# formula for summed filter

• ### Question

• I have a table that has sales (primary key) and customers (the same customer can have multiple claims).

I created a formula that does claim count and when I put customers on rows in a pivot table it shows count per customers. How can I write a formula that says only show customers with a claims count above a certain amount? I can filter this in the pivot table but I was curious if there was a way to filter this in a measure. Thanks.

Wednesday, November 23, 2016 7:13 PM

• How does the distinct part work exactly? Sumx evaluates row by row, right?

Yes, SUMX effectively loops over the table or table expression in the first argument and evaluates the scalar expression in the second argument and sums the result as it goes.

When you insert distinct it evaluates each unique item together right, but then how does it know to count ALL the rows for each unique set vs. just evaluating it row by row like it would if there was no distinct formula there? Thanks.

SUMX still counts rows, the "trick" is that DISTINCT returns a table object. A temporary in-memory table that only exists while the expression is being evaluated. (the actual evaluation may or may not actually materialize a temporary table, but it's an appropriate mental model)

So if you had a table called MyTable with 2 columns like the following:

Col1    Col2
1         A
2         A
2         A
3         B

And a measure [Sum of Col1] which is just =SUM(MyTable[Col1])

Then =SUMX(MyTable, [Sum of Col1]) would loop over all 4 rows and would do 1+2+2+3 = 8

While SUMX(Distinct(MyTable[Col2], [Sum of Col1]) would only loop over a virtual table with 2 rows containing the values A and B and would produce 5+3 = 8.

So you can see how if you have an IF expression it will evaluate in the context of the virtual DISTINCT table.

Tuesday, November 29, 2016 11:41 AM

### All replies

• You don't mention what you want to show for the customers with a claim count above a certain amount. But assuming that you wanted to show the results of another measure (like [Claim Total] you could do that using a SUMX() with an IF check in the expression to test the value of the [Claim Count] measure

eg.

=SUMX( Distinct(MyTable[Customer]) , IF( [Claim Count] > 5, [Claim Total] ) )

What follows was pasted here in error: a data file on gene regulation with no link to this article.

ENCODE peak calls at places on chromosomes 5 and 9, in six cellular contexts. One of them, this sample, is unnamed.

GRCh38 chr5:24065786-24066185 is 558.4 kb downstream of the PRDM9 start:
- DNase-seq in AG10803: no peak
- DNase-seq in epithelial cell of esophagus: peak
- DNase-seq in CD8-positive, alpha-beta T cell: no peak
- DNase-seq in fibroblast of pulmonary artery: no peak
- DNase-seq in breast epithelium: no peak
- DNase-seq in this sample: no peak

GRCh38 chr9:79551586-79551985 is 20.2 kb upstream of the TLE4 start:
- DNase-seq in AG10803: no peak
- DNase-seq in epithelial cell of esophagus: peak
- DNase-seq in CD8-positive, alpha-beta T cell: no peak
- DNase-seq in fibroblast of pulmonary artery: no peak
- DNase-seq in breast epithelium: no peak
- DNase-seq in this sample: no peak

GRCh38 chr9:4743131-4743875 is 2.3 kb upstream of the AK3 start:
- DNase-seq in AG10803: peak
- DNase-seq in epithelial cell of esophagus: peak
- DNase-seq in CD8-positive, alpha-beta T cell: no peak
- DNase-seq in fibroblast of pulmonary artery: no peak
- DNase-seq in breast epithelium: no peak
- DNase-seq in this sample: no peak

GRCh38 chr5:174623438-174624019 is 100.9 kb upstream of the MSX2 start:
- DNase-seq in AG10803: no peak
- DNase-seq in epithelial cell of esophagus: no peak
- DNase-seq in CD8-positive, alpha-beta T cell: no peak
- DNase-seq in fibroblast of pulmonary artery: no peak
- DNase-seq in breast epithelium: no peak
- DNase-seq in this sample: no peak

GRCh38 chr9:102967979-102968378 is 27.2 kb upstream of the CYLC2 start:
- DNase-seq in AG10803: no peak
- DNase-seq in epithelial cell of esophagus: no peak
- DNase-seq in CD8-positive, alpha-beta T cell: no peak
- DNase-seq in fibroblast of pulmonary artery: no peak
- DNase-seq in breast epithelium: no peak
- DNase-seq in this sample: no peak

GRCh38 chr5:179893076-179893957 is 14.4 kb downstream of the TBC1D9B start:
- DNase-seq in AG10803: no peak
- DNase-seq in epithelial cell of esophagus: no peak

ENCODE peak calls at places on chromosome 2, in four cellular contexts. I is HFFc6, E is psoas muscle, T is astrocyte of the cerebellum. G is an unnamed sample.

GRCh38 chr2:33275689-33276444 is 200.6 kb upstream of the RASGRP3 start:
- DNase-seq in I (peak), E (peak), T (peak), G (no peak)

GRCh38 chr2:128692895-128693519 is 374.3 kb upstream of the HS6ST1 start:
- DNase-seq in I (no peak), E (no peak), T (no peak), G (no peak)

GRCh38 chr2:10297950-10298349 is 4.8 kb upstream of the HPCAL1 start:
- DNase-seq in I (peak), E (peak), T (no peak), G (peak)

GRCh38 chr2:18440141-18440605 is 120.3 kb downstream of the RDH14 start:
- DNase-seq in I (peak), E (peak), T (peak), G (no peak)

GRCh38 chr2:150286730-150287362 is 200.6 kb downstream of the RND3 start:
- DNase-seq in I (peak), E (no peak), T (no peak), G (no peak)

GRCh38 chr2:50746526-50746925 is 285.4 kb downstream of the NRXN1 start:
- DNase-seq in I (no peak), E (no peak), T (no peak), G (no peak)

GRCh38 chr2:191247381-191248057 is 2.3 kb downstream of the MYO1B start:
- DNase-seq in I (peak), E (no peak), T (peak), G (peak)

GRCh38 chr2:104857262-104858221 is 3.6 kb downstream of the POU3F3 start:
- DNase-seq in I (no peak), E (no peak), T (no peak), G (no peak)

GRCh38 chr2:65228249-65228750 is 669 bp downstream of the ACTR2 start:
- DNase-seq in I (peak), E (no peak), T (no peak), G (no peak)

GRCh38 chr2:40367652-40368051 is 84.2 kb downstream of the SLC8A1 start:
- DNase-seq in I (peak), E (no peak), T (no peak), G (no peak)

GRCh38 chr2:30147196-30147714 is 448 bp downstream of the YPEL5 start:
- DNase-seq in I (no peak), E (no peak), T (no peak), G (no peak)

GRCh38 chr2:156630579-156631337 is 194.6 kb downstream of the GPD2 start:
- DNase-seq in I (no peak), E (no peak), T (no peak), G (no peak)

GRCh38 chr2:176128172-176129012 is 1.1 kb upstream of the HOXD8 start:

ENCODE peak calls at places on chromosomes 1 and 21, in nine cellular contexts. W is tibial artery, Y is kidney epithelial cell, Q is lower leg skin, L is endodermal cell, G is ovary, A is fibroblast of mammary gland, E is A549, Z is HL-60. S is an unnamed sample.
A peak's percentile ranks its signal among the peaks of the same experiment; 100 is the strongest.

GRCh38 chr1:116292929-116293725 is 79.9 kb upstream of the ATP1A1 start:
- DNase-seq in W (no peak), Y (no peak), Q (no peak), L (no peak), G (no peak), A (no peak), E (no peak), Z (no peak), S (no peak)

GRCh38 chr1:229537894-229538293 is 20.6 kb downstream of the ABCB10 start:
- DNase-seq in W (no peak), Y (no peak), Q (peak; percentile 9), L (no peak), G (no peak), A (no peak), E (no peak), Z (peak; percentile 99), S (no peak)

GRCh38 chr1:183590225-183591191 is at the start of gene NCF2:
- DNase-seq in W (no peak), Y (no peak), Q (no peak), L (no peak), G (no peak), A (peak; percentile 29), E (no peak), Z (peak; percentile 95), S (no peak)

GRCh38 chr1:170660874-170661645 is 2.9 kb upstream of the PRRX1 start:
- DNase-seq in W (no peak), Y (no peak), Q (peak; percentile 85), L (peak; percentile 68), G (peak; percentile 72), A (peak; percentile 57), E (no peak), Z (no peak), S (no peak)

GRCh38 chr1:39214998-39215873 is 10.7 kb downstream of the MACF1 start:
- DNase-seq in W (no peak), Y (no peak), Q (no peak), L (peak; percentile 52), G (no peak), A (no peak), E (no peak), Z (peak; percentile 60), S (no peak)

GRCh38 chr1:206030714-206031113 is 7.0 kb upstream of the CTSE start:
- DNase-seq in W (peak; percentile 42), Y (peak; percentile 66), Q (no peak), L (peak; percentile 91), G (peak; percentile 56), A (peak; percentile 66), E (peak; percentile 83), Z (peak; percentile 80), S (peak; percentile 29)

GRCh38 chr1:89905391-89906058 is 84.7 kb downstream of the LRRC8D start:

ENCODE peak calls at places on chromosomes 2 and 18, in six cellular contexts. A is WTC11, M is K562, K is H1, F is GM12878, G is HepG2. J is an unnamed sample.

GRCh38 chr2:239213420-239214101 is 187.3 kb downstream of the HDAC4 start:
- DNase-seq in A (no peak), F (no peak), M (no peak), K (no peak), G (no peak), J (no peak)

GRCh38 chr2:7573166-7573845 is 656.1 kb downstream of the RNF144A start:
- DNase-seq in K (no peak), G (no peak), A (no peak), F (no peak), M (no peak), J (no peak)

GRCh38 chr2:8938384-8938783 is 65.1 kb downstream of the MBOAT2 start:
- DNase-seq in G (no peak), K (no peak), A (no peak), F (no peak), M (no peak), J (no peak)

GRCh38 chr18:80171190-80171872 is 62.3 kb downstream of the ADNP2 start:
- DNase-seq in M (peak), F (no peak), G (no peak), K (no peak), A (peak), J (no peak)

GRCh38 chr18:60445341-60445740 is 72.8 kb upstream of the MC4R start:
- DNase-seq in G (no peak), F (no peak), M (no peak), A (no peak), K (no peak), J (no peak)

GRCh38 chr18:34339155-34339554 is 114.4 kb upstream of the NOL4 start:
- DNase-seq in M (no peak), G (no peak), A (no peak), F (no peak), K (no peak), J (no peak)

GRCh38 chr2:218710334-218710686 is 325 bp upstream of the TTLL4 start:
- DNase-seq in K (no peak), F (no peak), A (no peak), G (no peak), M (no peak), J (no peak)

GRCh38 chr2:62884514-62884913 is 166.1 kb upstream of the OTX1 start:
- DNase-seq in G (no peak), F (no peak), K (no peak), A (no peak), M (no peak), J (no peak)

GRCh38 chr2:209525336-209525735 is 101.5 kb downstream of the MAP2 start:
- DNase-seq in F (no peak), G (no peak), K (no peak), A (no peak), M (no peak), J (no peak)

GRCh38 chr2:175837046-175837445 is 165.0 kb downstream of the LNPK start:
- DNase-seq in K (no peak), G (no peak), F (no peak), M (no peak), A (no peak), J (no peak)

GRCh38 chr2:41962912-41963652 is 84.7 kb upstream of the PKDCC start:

Wednesday, November 23, 2016 8:28 PM
• Hi AlexMartini,

We are not able to only show customers with a claims count above a certain amount in measure. Because measure is used calculate aggregation according to the rows in table. We only filter the rows used to calculate rather than the row shown in pivot table. It will show all the customer when you select the customer in row level.

Best Regards,
Angelia

MSDN Community Support
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Friday, November 25, 2016 1:51 AM
• We are not able to only show customers with a claims count above a certain amount in measure. Because measure is used calculate aggregation according to the rows in table. We only filter the rows used to calculate rather than the row shown in pivot table. It will show all the customer when you select the customer in row level.

Hi Angela, your statements here are not correct. Because the default behaviour of pivot tables is to not show rows with empty values you will find that the approach I suggested in my previous answer of combining SUMX and IF should achieve the desired outcome.

Friday, November 25, 2016 3:28 AM
• Hi Darren,

Thanks, that's cool and it worked. How does the distinct part work exactly? Sumx evaluates row by row, right? When you insert distinct it evaluates each unique item together right, but then how does it know to count ALL the rows for each unique set vs. just evaluating it row by row like it would if there was no distinct formula there? Thanks.

Monday, November 28, 2016 6:52 PM
• How does the distinct part work exactly? Sumx evaluates row by row, right?

Yes, SUMX effectively loops over the table or table expression in the first argument and evaluates the scalar expression in the second argument and sums the result as it goes.

When you insert distinct it evaluates each unique item together right, but then how does it know to count ALL the rows for each unique set vs. just evaluating it row by row like it would if there was no distinct formula there? Thanks.

SUMX still counts rows, the "trick" is that DISTINCT returns a table object. A temporary in-memory table that only exists while the expression is being evaluated. (the actual evaluation may or may not actually materialize a temporary table, but it's an appropriate mental model)

So if you had a table called MyTable with 2 columns like the following:

Col1    Col2
1         A
2         A
2         A
3         B

And a measure [Sum of Col1] which is just =SUM(MyTable[Col1])

Then =SUMX(MyTable, [Sum of Col1]) would loop over all 4 rows and would do 1+2+2+3 = 8

While SUMX(Distinct(MyTable[Col2], [Sum of Col1]) would only loop over a virtual table with 2 rows containing the values A and B and would produce 5+3 = 8.

So you can see how if you have an IF expression it will evaluate in the context of the virtual DISTINCT table.